Chorionic Villus Sampling
Medically reviewed by Drugs.com. Last updated on Feb 25, 2020.
What is the test?
Chorionic villi are small branching structures on one side of the placenta. They anchor the placenta to the wall of the uterus, almost like the roots of a plant. They have another root-like function, which is to absorb nutrients from the mother's blood in the lining of her uterus, and to deliver these to the umbilical cord. These structures contain cells from the developing fetus. A test that removes a sample of these cells through a needle is called chorionic villus sampling (CVS).
CVS answers many of the same questions as amniocentesis about diseases that the baby might have. Diseases that can be diagnosed with CVS include Tay-Sachs, sickle cell anemia, cystic fibrosis, thalassemia, and Down syndrome. (Rh incompatibility and neural tube defects, however, can be diagnosed only through amniocentesis.) CVS can be done earlier in pregnancy than amniocentesis and can be done when there is not enough amniotic fluid to allow amniocentesis. However, it has some extra risks when compared with amniocentesis.
How do I prepare for the test?
CVS can be done between the 10th and 13th weeks of pregnancy. Tell your doctor ahead of time if you have ever had an allergic reaction to lidocaine or the numbing medicine used at the dentist's office.
What happens when the test is performed?
There are two ways that your doctor can perform CVS. Some patients have the sampling done through the vagina and cervix. Other patients have the sampling done through the abdominal wall. For both types of sampling, you lie on your back on an examination table and the doctor uses ultrasound to locate the fetus and the placenta.
If the sampling is to be done through the vagina and cervix, you place your feet in footrests and bend your knees up, as you would for a pelvic examination. A speculum (a device that looks like a duck-bill that can be opened and closed) is used to open the vagina so that your doctor can see inside. A long flexible tube, much narrower than a straw, is inserted through the cervix and moved forward while your doctor watches on the ultrasound until it is next to the fetal side of the placenta. A small sample of the lining around the fetus is then pulled into the tube for testing.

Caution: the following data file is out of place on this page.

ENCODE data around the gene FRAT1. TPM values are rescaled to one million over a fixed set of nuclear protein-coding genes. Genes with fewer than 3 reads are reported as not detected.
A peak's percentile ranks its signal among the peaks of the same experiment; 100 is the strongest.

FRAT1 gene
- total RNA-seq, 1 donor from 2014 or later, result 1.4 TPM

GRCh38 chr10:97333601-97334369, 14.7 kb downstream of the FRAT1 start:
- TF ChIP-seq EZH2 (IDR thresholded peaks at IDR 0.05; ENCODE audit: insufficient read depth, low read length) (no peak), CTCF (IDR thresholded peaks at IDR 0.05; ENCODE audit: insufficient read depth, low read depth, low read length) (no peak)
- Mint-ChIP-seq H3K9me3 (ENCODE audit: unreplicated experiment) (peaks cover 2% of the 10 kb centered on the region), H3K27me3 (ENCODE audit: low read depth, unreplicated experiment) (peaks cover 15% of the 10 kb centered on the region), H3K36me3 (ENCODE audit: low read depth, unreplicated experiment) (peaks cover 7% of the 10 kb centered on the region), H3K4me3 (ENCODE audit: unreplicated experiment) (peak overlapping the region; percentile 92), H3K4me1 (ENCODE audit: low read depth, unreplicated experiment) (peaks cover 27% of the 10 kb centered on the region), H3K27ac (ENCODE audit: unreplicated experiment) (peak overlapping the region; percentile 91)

If the sampling is to be done through the abdominal wall, your lower abdomen is cleaned with an antibacterial soap. In some cases, the doctor uses a small needle to inject a numbing medicine just under the skin, so that you do not feel the sampling needle. (Because the sampling needle does not cause much more stinging than the numbing medicine itself, not every doctor includes this step.) A hollow needle several inches long is inserted through the skin and muscle of the abdomen and through the wall of the uterus, to the edge of the placenta. This needle is held in place as a guide needle. A narrower needle is then inserted through the first needle. It is rotated and moved inward and outward a number of times. A sample is collected into an attached syringe.
The fetal heart tones and the mother's blood pressure and heart rate are checked at the beginning and end of the procedure. The whole procedure takes close to 30 minutes.
What risks are there from the test?
The risk of miscarriage and other complications from CVS is slightly higher than the risk from amniocentesis, although some parents feel that it is worth the extra risk to be able to make decisions earlier in the pregnancy if the results show the baby has a health problem. There have also been some reports that suggest there is a very small risk of birth defects (abnormal limbs) in the fetus.
One particular difficulty with this test is that it can have a falsely abnormal result due to variability in the cells of the placenta. This variability is called mosaicism. Mosaicism occasionally causes an abnormal test result even if the baby is normal and healthy. This might lead you to make decisions about pregnancy termination that you would not have made if you had better information. Some doctors may recommend another test, amniocentesis, to confirm an abnormal result before a termination is planned.
Some women have vaginal bleeding after the procedure. Infection is uncommon.
Must I do anything special after the test is over?
You should notify your doctor if you are having vaginal bleeding, especially if it is heavy or lasts longer than three days. You should also tell your doctor about strong abdominal pain or fever. Doctors usually recommend avoiding exercise and sex on the day you have had the procedure.
How long is it before the result of the test is known?
Chromosome analysis of the sample takes two weeks or more. The results of some tests may be available sooner.